Diggin’ Into the Past: Black Librarians, Archivists, and Museum Professionals

Source: George Cleveland Hall Branch Archives, Chicago Public Library, Carter G. Woodson Regional Library, Vivian G. Harsh Research Collection of Afro-American History and Literature
Richard Wright presenting Vivian G. Harsh with an autographed copy of his book, Native Son, in 1941. Wright conducted research for his writings at the George Cleveland Hall Library Branch in Chicago. // Source: George Cleveland Hall Branch Archives, Chicago Public Library, Carter G. Woodson Regional Library, Vivian G. Harsh Research Collection of Afro-American History and Literature

Black librarians, archivists, museum professionals (museum/gallery founders, curators, and collectors), and community members have always played a critical role in documenting and shaping our understanding of black history and culture in America and worldwide. Laboring in love, these individuals were committed to researching, collecting, processing, cataloging, creating finding aids, conserving, interpreting, distributing, and exhibiting the “stuff” of our history. Yes, alladat!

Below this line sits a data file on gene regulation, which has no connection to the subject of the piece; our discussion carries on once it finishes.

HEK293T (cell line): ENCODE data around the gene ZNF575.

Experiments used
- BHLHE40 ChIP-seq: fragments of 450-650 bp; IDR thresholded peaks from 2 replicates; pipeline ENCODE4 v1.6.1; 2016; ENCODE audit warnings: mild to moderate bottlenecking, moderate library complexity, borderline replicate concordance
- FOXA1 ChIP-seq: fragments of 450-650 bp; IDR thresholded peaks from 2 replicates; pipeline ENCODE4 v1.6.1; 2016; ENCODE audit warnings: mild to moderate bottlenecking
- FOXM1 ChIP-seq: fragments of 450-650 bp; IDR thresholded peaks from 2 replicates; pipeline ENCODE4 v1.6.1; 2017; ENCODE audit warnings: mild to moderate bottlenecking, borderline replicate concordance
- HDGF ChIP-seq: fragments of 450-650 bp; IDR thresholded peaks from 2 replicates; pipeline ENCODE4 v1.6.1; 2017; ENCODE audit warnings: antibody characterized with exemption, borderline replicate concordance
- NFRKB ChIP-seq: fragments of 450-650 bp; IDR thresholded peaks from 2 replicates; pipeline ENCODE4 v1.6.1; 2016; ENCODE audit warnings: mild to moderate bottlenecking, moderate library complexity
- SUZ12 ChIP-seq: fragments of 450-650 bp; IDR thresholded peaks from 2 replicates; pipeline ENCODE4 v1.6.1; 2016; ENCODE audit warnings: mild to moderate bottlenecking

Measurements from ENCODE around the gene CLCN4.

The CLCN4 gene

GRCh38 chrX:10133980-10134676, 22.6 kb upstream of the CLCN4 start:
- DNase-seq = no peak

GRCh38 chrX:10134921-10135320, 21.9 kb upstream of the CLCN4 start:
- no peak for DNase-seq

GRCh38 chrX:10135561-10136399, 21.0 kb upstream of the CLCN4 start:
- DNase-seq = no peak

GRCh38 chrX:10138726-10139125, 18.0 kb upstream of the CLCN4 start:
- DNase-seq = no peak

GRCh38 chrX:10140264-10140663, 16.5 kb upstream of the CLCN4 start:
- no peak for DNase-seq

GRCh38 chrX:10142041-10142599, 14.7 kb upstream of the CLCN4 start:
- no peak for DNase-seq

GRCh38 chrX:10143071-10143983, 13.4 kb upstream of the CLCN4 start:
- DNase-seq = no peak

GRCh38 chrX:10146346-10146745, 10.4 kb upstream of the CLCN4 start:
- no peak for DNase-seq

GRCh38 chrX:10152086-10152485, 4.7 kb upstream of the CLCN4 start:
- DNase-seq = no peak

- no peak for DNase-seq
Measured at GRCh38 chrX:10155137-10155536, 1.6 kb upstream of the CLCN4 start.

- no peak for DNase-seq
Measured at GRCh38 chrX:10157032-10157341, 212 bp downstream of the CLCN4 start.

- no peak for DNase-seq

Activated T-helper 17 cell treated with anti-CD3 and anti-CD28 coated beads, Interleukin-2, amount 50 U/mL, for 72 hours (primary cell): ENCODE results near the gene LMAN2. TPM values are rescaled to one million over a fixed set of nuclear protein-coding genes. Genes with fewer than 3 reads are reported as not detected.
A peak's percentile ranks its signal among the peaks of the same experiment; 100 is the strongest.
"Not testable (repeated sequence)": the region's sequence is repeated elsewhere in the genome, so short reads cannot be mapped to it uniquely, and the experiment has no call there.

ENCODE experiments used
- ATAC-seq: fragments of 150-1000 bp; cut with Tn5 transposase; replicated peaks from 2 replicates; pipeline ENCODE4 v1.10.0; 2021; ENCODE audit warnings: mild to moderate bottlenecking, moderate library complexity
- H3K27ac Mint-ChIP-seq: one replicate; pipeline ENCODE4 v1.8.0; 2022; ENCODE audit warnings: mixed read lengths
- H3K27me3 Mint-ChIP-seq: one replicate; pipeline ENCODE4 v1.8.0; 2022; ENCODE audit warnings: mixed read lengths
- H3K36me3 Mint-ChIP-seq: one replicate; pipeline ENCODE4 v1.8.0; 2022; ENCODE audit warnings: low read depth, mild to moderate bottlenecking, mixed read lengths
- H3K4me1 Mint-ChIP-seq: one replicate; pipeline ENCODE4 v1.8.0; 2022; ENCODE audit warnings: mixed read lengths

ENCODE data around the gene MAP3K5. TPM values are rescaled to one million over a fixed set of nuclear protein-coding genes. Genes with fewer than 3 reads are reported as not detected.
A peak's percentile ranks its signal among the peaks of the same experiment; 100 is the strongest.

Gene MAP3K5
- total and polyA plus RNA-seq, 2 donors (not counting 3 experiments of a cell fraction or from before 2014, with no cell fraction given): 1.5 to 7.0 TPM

Fortunately, my grad school experiences exposed me to the various dynamics of the historical process, allowing me to experience firsthand the relationship between historians, libraries, and archives. In my own journey, the library and archives are not only a safe haven for thought, but the foundation of the research process.  Historians, especially, often rely on libraries and archives for primary source materials. Unfortunately, I realize that many of our historical culture keepers, or griots, are often overshadowed by more prominent figures and movements.

Studying Katherine Dunham and her early years in Chicago, gave me the opportunity to become acquainted with other pioneering women like Vivian G. Harsh, Charlemae Rollins, and Margaret T. Burroughs, among others. However, these core women were actively engaged in research, writing, institution building, documenting and managing collections. In the process, I learned more about myself, but also about black women’s role in community development and in shaping black intellectual culture.

Related:

Arthur Schomburg

Carter G. Woodson

For a more extensive list of black librarians here’s a lovely pinterest I recently came across by Regina Townsend // @MsHootieHoo

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